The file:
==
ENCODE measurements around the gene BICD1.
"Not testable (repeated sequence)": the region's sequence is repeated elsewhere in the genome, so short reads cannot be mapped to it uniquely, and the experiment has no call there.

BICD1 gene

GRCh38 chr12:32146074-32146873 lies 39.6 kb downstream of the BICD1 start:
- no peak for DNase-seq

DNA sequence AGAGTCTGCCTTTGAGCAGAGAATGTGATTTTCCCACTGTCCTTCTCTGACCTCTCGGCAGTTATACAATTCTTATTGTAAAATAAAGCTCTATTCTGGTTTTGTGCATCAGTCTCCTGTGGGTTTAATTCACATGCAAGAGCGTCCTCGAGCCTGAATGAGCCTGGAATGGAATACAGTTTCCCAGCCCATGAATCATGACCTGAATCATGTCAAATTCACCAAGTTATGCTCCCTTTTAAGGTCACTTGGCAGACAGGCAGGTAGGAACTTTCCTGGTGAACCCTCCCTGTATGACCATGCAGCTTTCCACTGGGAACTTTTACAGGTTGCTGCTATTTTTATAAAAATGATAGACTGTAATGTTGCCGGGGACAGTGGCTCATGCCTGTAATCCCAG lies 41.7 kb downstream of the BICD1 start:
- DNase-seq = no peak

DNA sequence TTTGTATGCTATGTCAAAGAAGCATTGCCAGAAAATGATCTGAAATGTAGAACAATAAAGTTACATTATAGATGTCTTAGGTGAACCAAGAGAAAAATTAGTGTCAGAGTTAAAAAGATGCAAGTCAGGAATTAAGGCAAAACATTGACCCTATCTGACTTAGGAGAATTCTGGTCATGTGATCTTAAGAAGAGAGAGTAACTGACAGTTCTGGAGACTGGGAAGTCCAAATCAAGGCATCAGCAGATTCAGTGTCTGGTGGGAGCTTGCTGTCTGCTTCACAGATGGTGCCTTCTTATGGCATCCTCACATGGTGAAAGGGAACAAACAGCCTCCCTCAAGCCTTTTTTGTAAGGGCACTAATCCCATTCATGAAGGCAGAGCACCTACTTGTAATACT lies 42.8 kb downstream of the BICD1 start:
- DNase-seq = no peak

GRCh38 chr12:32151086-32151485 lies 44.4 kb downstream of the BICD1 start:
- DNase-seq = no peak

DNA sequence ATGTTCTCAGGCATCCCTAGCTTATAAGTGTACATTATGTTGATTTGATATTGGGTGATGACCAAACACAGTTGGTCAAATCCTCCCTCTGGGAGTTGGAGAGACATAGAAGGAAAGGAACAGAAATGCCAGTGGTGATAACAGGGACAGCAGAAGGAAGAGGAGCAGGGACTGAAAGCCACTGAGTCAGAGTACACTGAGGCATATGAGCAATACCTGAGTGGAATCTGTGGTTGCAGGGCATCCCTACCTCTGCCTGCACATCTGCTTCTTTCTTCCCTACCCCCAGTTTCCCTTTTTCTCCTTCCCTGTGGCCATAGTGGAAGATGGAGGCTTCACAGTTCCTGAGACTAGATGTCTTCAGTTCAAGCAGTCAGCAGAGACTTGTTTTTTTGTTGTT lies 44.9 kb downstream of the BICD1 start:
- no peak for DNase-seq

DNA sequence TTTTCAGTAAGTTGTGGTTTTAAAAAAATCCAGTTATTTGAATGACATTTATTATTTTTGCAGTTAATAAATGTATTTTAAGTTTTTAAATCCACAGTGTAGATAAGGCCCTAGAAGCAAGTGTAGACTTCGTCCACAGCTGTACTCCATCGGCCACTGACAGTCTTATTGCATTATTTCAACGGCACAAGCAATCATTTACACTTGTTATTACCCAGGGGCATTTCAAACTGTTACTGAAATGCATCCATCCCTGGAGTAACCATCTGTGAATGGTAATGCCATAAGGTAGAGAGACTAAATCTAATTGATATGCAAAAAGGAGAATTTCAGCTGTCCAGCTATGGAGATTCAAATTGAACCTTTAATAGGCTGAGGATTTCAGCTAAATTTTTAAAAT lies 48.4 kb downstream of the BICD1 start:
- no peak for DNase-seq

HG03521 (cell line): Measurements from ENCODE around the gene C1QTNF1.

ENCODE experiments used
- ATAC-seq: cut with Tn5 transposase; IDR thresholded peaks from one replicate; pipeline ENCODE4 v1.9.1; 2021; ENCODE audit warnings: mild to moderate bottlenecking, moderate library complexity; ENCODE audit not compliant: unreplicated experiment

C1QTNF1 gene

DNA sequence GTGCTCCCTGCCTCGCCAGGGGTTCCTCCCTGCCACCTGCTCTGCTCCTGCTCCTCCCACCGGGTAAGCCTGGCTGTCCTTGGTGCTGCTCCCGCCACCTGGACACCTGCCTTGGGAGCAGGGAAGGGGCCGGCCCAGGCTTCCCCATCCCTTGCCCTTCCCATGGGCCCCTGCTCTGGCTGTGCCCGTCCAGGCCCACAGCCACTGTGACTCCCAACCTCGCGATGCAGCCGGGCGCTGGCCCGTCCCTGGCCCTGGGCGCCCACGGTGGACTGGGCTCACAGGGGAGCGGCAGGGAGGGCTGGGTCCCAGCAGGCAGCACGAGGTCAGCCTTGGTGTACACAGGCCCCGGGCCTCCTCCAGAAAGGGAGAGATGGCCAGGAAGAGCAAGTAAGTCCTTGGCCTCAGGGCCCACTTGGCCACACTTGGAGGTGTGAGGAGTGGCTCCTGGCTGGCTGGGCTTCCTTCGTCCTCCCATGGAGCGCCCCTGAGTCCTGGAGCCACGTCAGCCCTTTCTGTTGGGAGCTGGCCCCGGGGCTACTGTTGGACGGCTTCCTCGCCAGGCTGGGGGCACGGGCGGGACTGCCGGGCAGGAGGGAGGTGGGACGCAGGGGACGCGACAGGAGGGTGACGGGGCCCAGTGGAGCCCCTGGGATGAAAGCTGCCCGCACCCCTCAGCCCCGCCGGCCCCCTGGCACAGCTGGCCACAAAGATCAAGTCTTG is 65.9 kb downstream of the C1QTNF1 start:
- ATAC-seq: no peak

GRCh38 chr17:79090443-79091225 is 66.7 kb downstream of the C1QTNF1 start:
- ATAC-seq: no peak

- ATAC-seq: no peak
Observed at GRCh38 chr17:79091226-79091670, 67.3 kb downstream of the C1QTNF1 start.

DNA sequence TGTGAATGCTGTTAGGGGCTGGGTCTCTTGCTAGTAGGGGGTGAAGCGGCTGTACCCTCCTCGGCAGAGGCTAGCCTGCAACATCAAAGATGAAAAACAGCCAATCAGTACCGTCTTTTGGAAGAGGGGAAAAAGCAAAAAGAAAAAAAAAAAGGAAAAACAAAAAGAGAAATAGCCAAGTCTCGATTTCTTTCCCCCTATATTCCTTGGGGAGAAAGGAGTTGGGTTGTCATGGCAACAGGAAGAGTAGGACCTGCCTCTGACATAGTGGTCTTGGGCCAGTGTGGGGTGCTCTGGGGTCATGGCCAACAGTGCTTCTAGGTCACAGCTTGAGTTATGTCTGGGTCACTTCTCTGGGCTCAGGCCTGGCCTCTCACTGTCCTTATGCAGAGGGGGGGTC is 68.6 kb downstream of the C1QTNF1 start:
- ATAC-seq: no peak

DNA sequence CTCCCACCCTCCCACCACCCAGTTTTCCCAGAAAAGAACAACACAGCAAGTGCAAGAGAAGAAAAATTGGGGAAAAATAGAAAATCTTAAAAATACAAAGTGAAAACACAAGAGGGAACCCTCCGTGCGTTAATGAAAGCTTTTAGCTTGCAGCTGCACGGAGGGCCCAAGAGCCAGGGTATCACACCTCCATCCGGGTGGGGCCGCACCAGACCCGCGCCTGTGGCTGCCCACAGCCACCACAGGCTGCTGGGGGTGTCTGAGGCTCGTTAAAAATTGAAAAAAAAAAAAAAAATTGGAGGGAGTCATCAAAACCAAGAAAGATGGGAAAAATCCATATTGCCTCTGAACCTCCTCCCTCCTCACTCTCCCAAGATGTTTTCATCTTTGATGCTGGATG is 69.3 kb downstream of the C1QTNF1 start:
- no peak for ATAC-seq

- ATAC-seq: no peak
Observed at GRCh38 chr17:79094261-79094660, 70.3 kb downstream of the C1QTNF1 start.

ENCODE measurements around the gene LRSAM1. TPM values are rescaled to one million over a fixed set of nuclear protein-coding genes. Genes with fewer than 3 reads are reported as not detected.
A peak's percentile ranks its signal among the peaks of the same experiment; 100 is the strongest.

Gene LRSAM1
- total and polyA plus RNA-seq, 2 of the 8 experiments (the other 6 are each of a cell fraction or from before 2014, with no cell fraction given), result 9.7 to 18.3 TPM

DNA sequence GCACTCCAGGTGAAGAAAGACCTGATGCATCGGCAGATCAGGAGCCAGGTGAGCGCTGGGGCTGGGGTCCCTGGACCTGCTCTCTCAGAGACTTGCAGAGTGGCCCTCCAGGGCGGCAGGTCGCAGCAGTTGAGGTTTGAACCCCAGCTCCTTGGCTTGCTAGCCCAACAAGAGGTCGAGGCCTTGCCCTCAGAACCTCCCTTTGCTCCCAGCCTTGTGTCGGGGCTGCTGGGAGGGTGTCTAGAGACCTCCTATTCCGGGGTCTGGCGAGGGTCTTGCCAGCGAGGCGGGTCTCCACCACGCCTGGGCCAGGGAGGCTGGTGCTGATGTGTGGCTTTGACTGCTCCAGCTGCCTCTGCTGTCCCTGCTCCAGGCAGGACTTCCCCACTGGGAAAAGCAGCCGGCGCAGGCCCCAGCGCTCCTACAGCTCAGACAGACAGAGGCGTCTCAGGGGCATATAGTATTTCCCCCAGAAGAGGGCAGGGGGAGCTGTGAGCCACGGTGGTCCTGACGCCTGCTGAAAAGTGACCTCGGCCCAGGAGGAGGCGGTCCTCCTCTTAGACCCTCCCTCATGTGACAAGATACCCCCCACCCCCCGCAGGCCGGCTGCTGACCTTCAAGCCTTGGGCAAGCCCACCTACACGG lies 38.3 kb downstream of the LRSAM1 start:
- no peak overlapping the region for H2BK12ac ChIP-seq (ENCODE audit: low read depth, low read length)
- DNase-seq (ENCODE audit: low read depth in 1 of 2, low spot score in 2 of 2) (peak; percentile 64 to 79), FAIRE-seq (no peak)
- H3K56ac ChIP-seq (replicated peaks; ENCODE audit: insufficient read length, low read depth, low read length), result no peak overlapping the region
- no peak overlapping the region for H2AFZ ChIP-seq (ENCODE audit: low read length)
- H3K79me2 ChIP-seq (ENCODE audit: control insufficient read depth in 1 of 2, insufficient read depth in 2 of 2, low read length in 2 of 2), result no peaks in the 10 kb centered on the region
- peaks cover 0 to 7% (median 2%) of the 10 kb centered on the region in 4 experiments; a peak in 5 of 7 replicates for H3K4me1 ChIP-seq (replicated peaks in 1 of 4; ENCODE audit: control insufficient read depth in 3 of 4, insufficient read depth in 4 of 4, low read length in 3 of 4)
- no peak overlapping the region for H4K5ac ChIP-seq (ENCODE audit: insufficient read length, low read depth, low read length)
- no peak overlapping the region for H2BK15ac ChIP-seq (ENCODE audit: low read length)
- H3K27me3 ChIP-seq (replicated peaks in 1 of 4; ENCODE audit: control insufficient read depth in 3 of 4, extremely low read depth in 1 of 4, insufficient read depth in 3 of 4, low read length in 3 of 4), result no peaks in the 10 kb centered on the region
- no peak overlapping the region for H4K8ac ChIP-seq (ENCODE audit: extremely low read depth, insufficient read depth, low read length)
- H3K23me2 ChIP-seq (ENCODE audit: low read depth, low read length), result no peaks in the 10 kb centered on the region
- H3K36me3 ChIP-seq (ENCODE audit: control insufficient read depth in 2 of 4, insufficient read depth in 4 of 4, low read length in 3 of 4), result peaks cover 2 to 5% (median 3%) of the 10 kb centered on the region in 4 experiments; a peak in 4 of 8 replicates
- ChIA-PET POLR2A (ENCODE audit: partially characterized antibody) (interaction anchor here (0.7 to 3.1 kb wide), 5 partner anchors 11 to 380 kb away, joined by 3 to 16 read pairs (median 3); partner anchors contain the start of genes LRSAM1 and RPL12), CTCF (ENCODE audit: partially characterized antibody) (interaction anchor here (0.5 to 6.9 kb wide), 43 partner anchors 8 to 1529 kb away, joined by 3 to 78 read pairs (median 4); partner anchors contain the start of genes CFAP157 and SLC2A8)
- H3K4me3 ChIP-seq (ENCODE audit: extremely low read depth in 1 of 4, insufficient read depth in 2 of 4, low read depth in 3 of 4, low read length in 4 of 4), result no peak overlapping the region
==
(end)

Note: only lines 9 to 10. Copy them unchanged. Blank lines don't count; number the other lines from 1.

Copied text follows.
- DNase-seq = no peak

GRCh38 chr12:32151086-32151485 lies 44.4 kb downstream of the BICD1 start: